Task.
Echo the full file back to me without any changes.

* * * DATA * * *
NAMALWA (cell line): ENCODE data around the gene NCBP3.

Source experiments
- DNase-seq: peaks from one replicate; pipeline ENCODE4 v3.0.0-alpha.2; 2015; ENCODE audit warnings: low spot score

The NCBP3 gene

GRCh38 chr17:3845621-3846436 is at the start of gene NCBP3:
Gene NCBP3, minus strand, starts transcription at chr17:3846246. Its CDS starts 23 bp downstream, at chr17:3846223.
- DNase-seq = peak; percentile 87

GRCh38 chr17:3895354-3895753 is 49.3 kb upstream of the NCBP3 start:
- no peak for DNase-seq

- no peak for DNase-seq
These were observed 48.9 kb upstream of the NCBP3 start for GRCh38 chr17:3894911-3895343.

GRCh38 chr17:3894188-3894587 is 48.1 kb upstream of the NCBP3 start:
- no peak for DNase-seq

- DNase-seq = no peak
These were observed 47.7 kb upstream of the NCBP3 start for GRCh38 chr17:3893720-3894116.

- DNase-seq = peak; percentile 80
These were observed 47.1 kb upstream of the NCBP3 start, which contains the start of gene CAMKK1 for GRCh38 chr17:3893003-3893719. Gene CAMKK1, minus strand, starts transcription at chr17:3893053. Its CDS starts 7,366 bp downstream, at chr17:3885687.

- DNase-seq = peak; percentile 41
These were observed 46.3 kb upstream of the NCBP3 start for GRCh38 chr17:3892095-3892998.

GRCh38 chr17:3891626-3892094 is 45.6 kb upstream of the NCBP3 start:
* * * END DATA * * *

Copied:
NAMALWA (cell line): ENCODE data around the gene NCBP3.

Source experiments
- DNase-seq: peaks from one replicate; pipeline ENCODE4 v3.0.0-alpha.2; 2015; ENCODE audit warnings: low spot score

The NCBP3 gene

GRCh38 chr17:3845621-3846436 is at the start of gene NCBP3:
Gene NCBP3, minus strand, starts transcription at chr17:3846246. Its CDS starts 23 bp downstream, at chr17:3846223.
- DNase-seq = peak; percentile 87

GRCh38 chr17:3895354-3895753 is 49.3 kb upstream of the NCBP3 start:
- no peak for DNase-seq

- no peak for DNase-seq
These were observed 48.9 kb upstream of the NCBP3 start for GRCh38 chr17:3894911-3895343.

GRCh38 chr17:3894188-3894587 is 48.1 kb upstream of the NCBP3 start:
- no peak for DNase-seq

- DNase-seq = no peak
These were observed 47.7 kb upstream of the NCBP3 start for GRCh38 chr17:3893720-3894116.

- DNase-seq = peak; percentile 80
These were observed 47.1 kb upstream of the NCBP3 start, which contains the start of gene CAMKK1 for GRCh38 chr17:3893003-3893719. Gene CAMKK1, minus strand, starts transcription at chr17:3893053. Its CDS starts 7,366 bp downstream, at chr17:3885687.

- DNase-seq = peak; percentile 41
These were observed 46.3 kb upstream of the NCBP3 start for GRCh38 chr17:3892095-3892998.

GRCh38 chr17:3891626-3892094 is 45.6 kb upstream of the NCBP3 start: